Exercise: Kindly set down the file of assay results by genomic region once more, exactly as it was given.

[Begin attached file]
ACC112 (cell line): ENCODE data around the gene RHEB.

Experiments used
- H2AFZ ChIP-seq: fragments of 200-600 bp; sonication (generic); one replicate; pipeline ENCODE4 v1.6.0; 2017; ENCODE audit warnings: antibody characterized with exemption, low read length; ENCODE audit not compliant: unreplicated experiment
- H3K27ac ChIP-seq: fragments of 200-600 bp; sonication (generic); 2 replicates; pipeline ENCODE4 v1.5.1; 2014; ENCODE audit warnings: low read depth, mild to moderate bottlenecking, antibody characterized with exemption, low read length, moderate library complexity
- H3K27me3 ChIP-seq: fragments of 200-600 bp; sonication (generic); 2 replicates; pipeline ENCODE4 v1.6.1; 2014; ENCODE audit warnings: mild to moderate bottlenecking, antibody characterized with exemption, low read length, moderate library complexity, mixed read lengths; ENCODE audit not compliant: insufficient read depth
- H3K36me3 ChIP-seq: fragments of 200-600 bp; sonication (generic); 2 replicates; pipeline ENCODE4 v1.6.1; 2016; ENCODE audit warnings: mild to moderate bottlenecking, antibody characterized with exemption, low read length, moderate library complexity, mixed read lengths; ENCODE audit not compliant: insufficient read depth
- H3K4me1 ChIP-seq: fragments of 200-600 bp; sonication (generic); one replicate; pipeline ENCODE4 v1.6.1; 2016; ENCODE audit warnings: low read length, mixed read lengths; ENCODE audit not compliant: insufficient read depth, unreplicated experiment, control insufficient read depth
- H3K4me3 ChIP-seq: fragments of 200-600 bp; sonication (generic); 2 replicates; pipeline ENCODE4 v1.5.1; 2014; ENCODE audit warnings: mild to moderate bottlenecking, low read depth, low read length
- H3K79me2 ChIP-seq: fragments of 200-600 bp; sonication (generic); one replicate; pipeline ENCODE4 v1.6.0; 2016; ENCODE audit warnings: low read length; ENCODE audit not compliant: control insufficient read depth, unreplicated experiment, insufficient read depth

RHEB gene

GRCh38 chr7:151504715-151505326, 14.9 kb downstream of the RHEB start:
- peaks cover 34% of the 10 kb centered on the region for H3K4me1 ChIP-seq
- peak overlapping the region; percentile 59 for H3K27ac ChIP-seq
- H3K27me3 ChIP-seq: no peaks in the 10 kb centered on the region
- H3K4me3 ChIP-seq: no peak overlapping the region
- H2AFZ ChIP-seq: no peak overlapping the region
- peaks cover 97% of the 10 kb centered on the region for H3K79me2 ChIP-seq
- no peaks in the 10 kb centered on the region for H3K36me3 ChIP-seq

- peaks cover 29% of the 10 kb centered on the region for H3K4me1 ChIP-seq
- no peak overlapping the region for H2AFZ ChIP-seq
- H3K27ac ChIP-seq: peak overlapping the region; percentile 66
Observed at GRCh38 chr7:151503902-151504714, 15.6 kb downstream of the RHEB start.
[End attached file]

ACC112 (cell line): ENCODE data around the gene RHEB.

Experiments used
- H2AFZ ChIP-seq: fragments of 200-600 bp; sonication (generic); one replicate; pipeline ENCODE4 v1.6.0; 2017; ENCODE audit warnings: antibody characterized with exemption, low read length; ENCODE audit not compliant: unreplicated experiment
- H3K27ac ChIP-seq: fragments of 200-600 bp; sonication (generic); 2 replicates; pipeline ENCODE4 v1.5.1; 2014; ENCODE audit warnings: low read depth, mild to moderate bottlenecking, antibody characterized with exemption, low read length, moderate library complexity
- H3K27me3 ChIP-seq: fragments of 200-600 bp; sonication (generic); 2 replicates; pipeline ENCODE4 v1.6.1; 2014; ENCODE audit warnings: mild to moderate bottlenecking, antibody characterized with exemption, low read length, moderate library complexity, mixed read lengths; ENCODE audit not compliant: insufficient read depth
- H3K36me3 ChIP-seq: fragments of 200-600 bp; sonication (generic); 2 replicates; pipeline ENCODE4 v1.6.1; 2016; ENCODE audit warnings: mild to moderate bottlenecking, antibody characterized with exemption, low read length, moderate library complexity, mixed read lengths; ENCODE audit not compliant: insufficient read depth
- H3K4me1 ChIP-seq: fragments of 200-600 bp; sonication (generic); one replicate; pipeline ENCODE4 v1.6.1; 2016; ENCODE audit warnings: low read length, mixed read lengths; ENCODE audit not compliant: insufficient read depth, unreplicated experiment, control insufficient read depth
- H3K4me3 ChIP-seq: fragments of 200-600 bp; sonication (generic); 2 replicates; pipeline ENCODE4 v1.5.1; 2014; ENCODE audit warnings: mild to moderate bottlenecking, low read depth, low read length
- H3K79me2 ChIP-seq: fragments of 200-600 bp; sonication (generic); one replicate; pipeline ENCODE4 v1.6.0; 2016; ENCODE audit warnings: low read length; ENCODE audit not compliant: control insufficient read depth, unreplicated experiment, insufficient read depth

RHEB gene

GRCh38 chr7:151504715-151505326, 14.9 kb downstream of the RHEB start:
- peaks cover 34% of the 10 kb centered on the region for H3K4me1 ChIP-seq
- peak overlapping the region; percentile 59 for H3K27ac ChIP-seq
- H3K27me3 ChIP-seq: no peaks in the 10 kb centered on the region
- H3K4me3 ChIP-seq: no peak overlapping the region
- H2AFZ ChIP-seq: no peak overlapping the region
- peaks cover 97% of the 10 kb centered on the region for H3K79me2 ChIP-seq
- no peaks in the 10 kb centered on the region for H3K36me3 ChIP-seq

- peaks cover 29% of the 10 kb centered on the region for H3K4me1 ChIP-seq
- no peak overlapping the region for H2AFZ ChIP-seq
- H3K27ac ChIP-seq: peak overlapping the region; percentile 66
Observed at GRCh38 chr7:151503902-151504714, 15.6 kb downstream of the RHEB start.